Black Panther, like Wonder Woman before it, is a comic book movie genre game-changer. Set in the technologically advanced African nation of Wakanda, the film boasts a predominantly black cast and has promised to offer a cinematic experience unlike any other with early reactions hailing the film amongst Marvel’s finest. Now, full reviews for Black Panther have been released online. So, does Black Panther live up to the hype? Not only does it live up to expectations, it exceeds them!
Black Panther boasts a phenomenal 100% rating on Rotten Tomatoes with an average rating of 8.4/10. Critics are calling the film a cinematic game-changer, thanks to its fantastic performances, stunning visuals and superb action sequences. Check out our review round-up below!
Alonso Duralde from The Wrap
One of the most dramatic — and relevant — storylines the film explores is whether or not advanced societies owe it to the global community to share their discoveries rather than keep their bounty to themselves. (Or as one character asks, putting none too fine a point on it, do we build bridges or erect barriers?)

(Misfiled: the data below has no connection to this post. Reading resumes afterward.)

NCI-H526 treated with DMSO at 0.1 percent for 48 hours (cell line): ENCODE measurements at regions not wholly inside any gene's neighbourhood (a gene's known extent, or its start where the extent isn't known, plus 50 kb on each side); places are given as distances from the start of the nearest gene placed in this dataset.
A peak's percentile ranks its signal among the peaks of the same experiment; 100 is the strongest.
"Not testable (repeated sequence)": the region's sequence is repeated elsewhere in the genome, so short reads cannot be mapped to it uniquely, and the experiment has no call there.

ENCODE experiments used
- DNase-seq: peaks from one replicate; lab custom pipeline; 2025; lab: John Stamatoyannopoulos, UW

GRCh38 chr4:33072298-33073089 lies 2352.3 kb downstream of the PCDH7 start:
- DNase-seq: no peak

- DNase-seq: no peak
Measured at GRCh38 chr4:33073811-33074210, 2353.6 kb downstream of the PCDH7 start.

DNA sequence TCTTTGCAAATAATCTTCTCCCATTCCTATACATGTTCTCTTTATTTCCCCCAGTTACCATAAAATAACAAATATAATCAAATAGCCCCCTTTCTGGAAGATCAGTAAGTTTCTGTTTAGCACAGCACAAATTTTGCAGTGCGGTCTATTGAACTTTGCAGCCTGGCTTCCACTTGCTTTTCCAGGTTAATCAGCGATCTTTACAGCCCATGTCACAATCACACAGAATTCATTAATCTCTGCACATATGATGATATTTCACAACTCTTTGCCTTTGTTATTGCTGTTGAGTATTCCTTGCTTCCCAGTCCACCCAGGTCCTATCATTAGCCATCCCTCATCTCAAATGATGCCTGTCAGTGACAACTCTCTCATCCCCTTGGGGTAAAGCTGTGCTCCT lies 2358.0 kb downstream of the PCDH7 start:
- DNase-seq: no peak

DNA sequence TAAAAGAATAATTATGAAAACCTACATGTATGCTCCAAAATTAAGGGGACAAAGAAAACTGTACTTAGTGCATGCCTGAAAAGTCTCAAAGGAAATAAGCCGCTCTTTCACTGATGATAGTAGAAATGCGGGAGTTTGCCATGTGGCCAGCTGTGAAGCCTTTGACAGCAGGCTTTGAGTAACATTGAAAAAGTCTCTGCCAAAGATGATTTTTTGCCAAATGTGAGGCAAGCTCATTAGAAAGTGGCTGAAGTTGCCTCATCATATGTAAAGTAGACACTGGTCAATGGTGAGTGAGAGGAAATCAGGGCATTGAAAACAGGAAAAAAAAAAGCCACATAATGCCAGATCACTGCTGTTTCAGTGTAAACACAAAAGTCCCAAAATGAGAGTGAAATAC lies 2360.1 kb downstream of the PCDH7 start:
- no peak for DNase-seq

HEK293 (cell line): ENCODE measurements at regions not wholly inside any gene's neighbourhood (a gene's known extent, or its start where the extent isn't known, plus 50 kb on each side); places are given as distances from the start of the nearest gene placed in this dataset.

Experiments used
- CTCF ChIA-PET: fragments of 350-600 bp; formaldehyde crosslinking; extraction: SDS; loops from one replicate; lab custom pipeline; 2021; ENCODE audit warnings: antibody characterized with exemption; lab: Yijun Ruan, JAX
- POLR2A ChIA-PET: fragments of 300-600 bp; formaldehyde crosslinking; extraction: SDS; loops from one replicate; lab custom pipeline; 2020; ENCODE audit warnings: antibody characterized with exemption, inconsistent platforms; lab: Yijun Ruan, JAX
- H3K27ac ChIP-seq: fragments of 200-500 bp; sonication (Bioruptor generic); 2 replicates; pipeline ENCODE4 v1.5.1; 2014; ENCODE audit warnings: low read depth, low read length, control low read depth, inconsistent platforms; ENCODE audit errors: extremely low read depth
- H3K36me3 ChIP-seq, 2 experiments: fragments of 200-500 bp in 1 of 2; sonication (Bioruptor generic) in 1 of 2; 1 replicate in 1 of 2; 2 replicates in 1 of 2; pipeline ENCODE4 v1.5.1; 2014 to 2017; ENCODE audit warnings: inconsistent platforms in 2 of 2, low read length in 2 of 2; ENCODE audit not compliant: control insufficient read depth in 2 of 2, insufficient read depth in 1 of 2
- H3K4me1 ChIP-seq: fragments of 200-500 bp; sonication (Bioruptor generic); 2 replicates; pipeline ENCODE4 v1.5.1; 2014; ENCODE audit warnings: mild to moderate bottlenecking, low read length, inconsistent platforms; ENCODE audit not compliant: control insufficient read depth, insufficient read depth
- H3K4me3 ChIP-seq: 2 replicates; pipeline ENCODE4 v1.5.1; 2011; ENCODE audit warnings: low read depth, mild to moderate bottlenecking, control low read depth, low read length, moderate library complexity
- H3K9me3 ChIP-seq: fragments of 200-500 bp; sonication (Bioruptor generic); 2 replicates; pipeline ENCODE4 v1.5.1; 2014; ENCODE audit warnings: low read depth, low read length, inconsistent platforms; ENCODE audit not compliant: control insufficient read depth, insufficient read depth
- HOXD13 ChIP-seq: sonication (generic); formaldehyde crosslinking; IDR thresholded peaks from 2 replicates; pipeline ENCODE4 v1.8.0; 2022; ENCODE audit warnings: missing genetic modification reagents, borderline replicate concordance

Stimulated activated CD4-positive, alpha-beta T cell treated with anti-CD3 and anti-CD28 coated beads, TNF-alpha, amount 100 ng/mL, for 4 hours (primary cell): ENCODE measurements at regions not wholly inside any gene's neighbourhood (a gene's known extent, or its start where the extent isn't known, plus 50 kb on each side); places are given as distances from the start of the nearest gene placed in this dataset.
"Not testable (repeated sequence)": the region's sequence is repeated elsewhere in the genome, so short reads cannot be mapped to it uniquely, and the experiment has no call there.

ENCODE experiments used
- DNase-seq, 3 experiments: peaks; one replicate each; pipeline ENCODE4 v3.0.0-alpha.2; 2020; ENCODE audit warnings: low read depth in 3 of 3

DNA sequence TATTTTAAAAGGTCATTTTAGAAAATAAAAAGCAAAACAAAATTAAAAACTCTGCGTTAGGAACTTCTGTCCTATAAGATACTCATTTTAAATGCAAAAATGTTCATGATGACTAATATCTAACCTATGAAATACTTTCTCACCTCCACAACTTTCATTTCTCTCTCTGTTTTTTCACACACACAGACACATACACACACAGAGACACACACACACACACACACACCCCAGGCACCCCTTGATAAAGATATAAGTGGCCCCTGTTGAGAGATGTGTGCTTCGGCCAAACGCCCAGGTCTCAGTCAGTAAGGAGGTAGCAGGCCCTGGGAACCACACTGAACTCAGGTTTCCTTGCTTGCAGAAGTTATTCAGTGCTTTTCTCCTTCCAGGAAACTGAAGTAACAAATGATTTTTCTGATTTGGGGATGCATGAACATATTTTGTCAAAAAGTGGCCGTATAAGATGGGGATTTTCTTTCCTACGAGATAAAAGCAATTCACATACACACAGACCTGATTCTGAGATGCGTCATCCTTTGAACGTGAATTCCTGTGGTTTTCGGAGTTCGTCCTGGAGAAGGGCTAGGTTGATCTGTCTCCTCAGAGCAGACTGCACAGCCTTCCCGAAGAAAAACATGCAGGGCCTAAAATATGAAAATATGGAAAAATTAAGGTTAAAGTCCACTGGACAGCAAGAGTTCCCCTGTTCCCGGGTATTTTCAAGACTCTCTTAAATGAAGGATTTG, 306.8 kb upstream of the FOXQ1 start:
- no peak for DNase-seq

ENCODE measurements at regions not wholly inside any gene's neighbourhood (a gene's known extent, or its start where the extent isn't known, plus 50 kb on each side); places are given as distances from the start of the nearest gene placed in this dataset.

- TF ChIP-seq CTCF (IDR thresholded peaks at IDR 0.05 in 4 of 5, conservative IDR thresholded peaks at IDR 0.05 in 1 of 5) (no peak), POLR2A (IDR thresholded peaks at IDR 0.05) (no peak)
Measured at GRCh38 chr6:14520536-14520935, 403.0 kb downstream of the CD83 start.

Jim Vejvoda from IGN
Black Panther delivers the goods as an adventure film, a political statement, and a cultural celebration. It shakes off a sluggish start thanks to a memorable cast of characters going up against Marvel’s best-realized villain in almost a decade. Some of the vibrance is drained by cartoonish visual effects that endanger the very human feel of the story, but the emotional weight of its themes and the cast’s compelling performances ultimately keep the film on track. Overall Black Panther is an exciting step forward for the MCU. Long live the king!
Nate Brail from Heroic Hollywood
Black Panther does what other Marvel films don’t really get a chance to do. It breathes. It explains the plot, builds its characters through one film instead of many, and develops a villain with a backstory that rivals any comic book movie villain that came before him. What feels like a slow build ends up making Black Panther feel complete. I’m glad that Marvel let Coogler do what he does best with this movie. The cinematography and the special effects make everything beautiful. This movie will make any Black Panther fan proud. It was everything you’d want it to be. It’s black. It’s beautiful. It’s brilliant. More importantly, it’s for the culture. Go see it.
Brandon Davis from Comicbook
Black Panther does not reinvent super hero movies. A few of its scenes and plots feel a bit disjointed as a lot of ground is covered in its 135 minute run time, causing a few transitions to feel sudden or out of place. It serves as an incredibly important cultural message arriving at a crucial time, complete with stunning visuals, unforgettable and epic action-sequences, an inspirational arc for both the protagonist and antagonist, and it introduces a slew of new characters who may be a bit underused this time around but will have us crying out for a sequel.
Peter Deburge from Variety